Jennie C. Jones: Future Days / Yesterday (the Early 1970s)
Created several weeks ago, the release of Jennie C. Jones's playlist is now particularly significant. Envisioned as a listening session, Jones selection elevates insurrectionary voices and insists upon the importance of both listening and taking action right now.
Inspired by Dia Art Foundation’s formative years, this playlist of music from the early 1970s explores forms of protest that break through into a sonic place of rebellious generosity.
Within this listening session the energy of protest functions on all levels—personal, political, and creative. Folded into that protest is anger, hopefulness, heartache, experimentation, and perhaps also a rebellion against one’s own fear of taking risks. It feels like a poignant moment to highlight those who have worked against the grain and embraced antiestablishmentarianism in their creative processes, reflecting various modes of refusal. Isolation can be incubation and I have felt deeply nourished by these sonic pioneers.
Mindful of song titles and encompassing folk, funk-rock, avant-jazz, and Afrobeat, this set opens (like Woodstock) with Richie Havens’s gritty, cautious optimism: this edition of “There’s a Hole in the Future” was recorded live in Paris in late 1969. The playlist progresses and weaves freely through Andrew Hill’s experimental album of choral works Lift Every Voice to early head-banging Funkadelic tracks from their debut Maggot Brain. The raucousness of that album works seamlessly in tandem with the track “Future Days” by German band CAN with the band’s original lead singer—African-American artist Malcolm Mooney.
Next the session opens into the galaxies of Pharaoh Sanders, Sun Ra, Fela Kuti, and the incomparable Art Ensemble of Chicago. Then, it moves into four recordings from 1970–71 by amazing women: Alice Coltrane preforms live, floating above the audience; Yoko Ono opens her box; Nina Simone speaks truth to power in a fast tempo; and Mary Lou Williams’s composition Zoning Fungus is cerebral, gentle, and powerful.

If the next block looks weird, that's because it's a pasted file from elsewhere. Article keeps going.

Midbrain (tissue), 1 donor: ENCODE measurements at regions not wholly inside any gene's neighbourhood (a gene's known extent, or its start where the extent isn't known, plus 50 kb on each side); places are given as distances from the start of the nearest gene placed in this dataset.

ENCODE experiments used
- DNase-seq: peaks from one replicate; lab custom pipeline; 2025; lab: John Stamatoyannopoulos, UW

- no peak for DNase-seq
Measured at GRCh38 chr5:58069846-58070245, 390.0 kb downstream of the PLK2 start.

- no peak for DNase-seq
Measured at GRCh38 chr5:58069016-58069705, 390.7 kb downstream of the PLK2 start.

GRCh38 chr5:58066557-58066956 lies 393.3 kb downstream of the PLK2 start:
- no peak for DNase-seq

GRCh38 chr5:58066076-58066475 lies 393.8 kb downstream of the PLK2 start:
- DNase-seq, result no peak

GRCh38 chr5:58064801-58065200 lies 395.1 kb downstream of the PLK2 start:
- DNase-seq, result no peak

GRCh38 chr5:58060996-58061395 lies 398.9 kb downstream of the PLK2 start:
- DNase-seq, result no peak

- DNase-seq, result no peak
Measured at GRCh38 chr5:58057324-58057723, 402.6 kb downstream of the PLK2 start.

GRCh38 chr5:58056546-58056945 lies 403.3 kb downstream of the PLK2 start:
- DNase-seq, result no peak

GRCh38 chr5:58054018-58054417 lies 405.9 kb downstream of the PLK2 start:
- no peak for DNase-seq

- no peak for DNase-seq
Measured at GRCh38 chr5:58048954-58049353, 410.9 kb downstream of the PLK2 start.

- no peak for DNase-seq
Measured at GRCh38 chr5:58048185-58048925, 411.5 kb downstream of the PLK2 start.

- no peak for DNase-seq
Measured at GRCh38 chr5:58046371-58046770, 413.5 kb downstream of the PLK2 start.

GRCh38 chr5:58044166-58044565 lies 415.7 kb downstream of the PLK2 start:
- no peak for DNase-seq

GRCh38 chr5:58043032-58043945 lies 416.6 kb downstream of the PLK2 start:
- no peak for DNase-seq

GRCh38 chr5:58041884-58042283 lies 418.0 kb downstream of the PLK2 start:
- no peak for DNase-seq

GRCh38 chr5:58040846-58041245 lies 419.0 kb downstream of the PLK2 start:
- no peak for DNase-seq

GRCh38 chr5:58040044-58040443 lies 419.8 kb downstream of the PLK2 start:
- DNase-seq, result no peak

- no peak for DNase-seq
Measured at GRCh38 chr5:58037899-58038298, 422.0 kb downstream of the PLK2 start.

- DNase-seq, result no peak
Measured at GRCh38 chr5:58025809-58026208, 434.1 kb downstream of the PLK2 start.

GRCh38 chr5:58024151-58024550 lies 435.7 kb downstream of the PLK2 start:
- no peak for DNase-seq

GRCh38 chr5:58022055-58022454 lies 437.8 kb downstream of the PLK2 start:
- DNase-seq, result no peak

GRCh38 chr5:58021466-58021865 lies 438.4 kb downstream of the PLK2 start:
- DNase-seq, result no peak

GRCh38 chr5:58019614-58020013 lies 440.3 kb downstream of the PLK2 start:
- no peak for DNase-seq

Also included is a slow-tempo version of “People Make the World Go Round” by Milt Jackson on vibraphone and Herbie Hancock on electric keyboard. This shows us that radical acts can be melodic, generous, and smooth. Jackson also released Blues on Bach in 1970 with the Modern Jazz Quartet. These cohorts and masters of counterpoint are potentially the tightest group of all time. Next, antithetical to the electronic music emerging at that time, John Lewis diverges from the trend and takes on the harpsichord. He has a clear understanding of Johann Sebastian Bach—almost as deep as Glenn Gould, but with added swing and swagger. This exemplifies a uniquely black ability to create cultural confluence.
In the longer tracks here, there almost seems to be a protest against time constraints, a push back against the music industry as well as an impatient or lazy listener. Olly Wilson’s “Sometimes for tenor and tape” is an electronic composition derived from the vocal work of William Brown. Wilson established the Technology in Music and Related Arts (TIMARA) program at Oberlin Conservatory in 1967. Soon after, in 1970, he joined the music department at the University of California, Berkeley, where he eventually served as chair. I had the honor of meeting him in 2008: his listening and reading suggestions opened up new terrain for me, as did his questions about intentionality.
As artists seem to be mutating into digital “content providers” during this dystopic period, let’s instead be brave like the figures collected here, reclaim our agency, be intentional with our future days, and learn from our yesterdays.
—Jennie C. Jones
Additional suggested listening on and off Spotify includes works by Milford Graves, Yusef Lateef, Wendell Logan, Alvin Singleton, and The Lumpen (the Black Panther Party’s house band).
Jennie C. Jones
Jennie C. Jones was born in Cincinnati in 1968. She lives in Hudson, New York.